“Todd loves fishing. We go on a trip to Guatemala every year with the tournament. The boss, his wife and family are all great. It’s an operation where we fish a lot. Getting to fish in Ocean City in the summer is great,” Andrew says.
The Fish On team competes in most of the summer tournaments in Ocean City and a number of winter events in Florida. The boat does not have a full-time mate, but employs a rotating cast of Andrew’s friends and family. “My brother fishes with us a lot. Steven Stallings fishes with us in Ocean City, Jake Emche, too. Greg Bogdan helps us out in the Ocean City tournaments. Jamie Barnett fishes with us, too,” Andrew says.
Andrew and his identical twin brother David are very close. What’s more, given his father’s many connections in the industry, fishing is still very much a family affair for the Dotterweiches. “My brother and I are super close. We fish great together. He has really helped me on this boat. He mates for us, travels north and south with us. His boat is a private operation (which is not always as busy as the Fish On’s program), so he gets to fish with us whenever he can.”
When the Fish On is in Palm Beach for the winter, it is docked in Sailfish Marina. Not only is this where Andrew grew up, but it provides something particularly special. “Having my dad tied up next to me is really great,” he says. His father’s charter boat still operates out of Sailfish.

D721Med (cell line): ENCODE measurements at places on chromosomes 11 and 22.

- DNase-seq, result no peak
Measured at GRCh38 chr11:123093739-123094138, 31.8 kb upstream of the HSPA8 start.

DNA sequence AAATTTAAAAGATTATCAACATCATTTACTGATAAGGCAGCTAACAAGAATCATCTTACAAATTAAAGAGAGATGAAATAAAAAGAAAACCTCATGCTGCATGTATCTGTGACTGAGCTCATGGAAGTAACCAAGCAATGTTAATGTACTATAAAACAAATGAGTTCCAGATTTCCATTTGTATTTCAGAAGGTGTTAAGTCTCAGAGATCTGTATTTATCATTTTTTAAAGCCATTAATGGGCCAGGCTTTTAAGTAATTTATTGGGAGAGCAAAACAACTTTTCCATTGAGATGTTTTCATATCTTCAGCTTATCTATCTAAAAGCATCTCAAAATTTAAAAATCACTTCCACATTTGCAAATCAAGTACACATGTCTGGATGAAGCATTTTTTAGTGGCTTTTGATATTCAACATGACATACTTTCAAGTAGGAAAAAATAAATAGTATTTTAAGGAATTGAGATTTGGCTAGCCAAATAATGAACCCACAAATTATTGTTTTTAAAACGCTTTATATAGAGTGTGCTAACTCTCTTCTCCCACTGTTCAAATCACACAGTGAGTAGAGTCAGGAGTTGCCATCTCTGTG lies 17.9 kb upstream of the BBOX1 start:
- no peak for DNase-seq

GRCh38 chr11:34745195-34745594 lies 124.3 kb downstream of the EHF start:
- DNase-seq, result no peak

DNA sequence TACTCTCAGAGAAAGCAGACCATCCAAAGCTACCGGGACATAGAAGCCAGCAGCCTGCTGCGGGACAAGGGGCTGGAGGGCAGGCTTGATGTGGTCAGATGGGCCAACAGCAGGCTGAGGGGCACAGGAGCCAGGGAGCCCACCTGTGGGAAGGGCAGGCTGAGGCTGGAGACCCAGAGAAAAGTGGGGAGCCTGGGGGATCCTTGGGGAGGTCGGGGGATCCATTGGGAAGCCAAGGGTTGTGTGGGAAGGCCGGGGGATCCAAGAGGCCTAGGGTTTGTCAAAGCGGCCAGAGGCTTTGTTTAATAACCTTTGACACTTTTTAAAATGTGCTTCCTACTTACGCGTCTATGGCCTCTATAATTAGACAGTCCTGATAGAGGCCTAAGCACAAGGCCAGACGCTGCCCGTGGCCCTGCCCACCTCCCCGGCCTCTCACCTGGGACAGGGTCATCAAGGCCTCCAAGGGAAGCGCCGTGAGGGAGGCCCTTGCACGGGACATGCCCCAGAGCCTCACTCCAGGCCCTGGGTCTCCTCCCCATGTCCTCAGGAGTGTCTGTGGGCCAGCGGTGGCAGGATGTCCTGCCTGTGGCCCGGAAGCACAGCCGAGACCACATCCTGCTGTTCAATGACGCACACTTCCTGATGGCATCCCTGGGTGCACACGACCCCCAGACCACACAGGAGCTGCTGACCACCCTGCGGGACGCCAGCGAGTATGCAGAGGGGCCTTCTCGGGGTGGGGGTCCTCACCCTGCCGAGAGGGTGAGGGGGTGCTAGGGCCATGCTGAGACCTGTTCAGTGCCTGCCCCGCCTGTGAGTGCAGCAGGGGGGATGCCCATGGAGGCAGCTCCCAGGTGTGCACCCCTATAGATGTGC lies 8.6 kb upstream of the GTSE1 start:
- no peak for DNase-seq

Andrew credits his father’s influence with much of his success. “From boat lessons to relating with owners, and really any questions we’ve ever had… my dad gives great advice generally. He used to fish Ocean City, too. He has a lot of buddies up there who help us out too,” Andrew says. “From where to go to what to do, it’s good to have someone to talk to every day to help you out.”
And just as it is a special experience to fish with your family, having an identical twin brother provides opportunities to pull pranks that are not available to other, non-twin-having folks. “One day my brother was fishing with us. We were wearing the same color shorts, but had on different shirts. At some point we traded shirts and I went down to work in the cockpit and David ran the boat. This went on for 30 minutes before anyone noticed,” Andrew says with a laugh.
Just as Captain Andrew Dotterweich’s background has prepared him well for a career in the captain’s chair, his success is rooted in hard work and dedication. When asked about lessons or pieces of advice he might have for other young guys who are considering making a career out of sportfishing, Andrew is direct. “Keep your head down and work. Pay attention. And don’t think that you’re too good to do anything, I guess I would say,” he explains.
With an outlook like this and a solid grounding in the many skills and obligations that come with a captain’s job, the future looks bright for Dotterweich and the Fish On. While a bright future in fishing is a good deal for anyone, it might be especially important for Captain Andrew Dotterweich. After all, were it not for fishing, even Andrew is not sure what he’d be doing.